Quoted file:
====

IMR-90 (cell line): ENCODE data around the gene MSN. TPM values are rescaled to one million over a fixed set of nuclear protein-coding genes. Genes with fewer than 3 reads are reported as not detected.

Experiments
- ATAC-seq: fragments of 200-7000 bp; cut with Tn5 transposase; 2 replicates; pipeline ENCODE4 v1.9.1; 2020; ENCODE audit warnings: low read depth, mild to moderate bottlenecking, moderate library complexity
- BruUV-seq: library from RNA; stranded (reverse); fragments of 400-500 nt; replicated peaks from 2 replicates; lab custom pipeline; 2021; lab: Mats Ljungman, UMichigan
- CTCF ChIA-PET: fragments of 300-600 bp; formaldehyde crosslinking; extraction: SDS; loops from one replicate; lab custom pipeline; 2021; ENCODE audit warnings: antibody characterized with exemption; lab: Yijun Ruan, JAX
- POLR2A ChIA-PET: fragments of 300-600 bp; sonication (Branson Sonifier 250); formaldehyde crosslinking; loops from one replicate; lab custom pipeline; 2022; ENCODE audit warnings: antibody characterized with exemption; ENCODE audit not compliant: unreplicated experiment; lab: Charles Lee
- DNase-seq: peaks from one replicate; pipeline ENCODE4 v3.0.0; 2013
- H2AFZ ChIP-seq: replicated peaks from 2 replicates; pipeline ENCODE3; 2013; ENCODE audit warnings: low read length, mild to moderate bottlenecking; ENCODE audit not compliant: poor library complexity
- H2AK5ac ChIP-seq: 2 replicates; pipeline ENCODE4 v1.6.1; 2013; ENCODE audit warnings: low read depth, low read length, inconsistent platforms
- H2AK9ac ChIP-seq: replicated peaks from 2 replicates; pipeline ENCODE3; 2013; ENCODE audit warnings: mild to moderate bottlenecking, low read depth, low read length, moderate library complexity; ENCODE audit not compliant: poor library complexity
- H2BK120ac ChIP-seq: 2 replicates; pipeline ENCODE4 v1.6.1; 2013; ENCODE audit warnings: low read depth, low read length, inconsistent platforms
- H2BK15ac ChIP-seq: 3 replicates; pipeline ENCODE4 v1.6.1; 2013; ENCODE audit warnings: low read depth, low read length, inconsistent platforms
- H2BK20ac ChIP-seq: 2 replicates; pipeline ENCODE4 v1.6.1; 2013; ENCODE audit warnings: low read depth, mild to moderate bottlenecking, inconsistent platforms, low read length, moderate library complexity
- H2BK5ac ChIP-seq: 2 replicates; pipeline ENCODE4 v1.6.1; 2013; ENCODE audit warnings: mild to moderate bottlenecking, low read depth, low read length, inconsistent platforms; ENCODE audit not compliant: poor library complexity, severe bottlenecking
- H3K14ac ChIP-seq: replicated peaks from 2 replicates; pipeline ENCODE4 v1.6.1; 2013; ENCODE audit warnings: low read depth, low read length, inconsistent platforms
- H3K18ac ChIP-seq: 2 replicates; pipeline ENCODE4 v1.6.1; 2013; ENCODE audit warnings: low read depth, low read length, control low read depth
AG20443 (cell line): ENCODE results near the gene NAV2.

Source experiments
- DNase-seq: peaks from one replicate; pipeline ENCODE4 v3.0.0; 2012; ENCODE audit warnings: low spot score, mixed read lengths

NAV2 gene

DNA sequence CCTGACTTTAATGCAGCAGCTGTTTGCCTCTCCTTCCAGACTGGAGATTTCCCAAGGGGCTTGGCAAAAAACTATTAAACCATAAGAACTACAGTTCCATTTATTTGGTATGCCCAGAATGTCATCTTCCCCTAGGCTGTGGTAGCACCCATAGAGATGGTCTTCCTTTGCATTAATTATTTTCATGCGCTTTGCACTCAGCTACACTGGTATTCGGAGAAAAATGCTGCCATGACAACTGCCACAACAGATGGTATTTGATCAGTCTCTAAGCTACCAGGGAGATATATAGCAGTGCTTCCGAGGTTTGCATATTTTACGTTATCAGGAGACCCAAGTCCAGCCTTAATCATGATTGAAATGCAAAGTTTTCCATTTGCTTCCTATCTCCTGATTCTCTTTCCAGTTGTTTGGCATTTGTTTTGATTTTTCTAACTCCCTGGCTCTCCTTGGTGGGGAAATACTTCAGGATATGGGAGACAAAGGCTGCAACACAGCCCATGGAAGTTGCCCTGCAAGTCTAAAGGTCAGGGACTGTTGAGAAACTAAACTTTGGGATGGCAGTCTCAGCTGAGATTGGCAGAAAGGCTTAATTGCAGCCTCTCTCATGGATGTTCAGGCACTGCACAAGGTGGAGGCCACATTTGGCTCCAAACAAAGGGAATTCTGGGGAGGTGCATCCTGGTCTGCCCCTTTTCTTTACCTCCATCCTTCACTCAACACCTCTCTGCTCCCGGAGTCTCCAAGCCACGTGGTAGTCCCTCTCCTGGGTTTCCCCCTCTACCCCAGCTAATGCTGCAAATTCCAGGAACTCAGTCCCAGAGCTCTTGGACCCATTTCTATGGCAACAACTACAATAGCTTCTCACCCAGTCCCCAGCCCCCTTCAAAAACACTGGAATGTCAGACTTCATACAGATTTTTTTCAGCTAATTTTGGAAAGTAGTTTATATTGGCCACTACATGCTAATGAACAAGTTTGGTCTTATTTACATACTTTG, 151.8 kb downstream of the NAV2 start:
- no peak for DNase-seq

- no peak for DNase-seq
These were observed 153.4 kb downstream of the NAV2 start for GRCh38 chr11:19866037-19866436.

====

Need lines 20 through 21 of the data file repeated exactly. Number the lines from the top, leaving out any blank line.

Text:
NAV2 gene

DNA sequence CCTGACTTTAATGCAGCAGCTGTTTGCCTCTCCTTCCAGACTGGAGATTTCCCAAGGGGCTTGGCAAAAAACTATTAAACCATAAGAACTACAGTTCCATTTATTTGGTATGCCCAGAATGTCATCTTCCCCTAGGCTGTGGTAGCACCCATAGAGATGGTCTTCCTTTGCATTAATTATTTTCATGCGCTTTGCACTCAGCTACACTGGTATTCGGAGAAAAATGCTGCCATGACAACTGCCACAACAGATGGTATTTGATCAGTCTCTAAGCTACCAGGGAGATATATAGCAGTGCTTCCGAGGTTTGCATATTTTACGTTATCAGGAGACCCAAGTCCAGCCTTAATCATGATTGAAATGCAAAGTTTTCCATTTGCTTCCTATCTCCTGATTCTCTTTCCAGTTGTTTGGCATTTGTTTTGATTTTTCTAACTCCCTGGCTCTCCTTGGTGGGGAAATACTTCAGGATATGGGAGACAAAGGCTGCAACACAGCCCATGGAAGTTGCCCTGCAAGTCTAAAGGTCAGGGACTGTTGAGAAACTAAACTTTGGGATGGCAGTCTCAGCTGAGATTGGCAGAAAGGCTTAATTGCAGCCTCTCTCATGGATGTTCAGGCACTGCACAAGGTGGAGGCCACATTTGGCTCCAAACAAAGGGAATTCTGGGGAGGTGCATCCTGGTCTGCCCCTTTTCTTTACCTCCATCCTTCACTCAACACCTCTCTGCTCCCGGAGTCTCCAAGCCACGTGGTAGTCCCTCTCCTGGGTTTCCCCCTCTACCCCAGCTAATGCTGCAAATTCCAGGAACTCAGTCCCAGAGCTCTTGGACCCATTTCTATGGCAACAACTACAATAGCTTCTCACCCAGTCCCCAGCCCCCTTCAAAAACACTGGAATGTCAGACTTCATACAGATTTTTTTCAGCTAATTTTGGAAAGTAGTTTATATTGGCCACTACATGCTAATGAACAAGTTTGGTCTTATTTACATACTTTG, 151.8 kb downstream of the NAV2 start: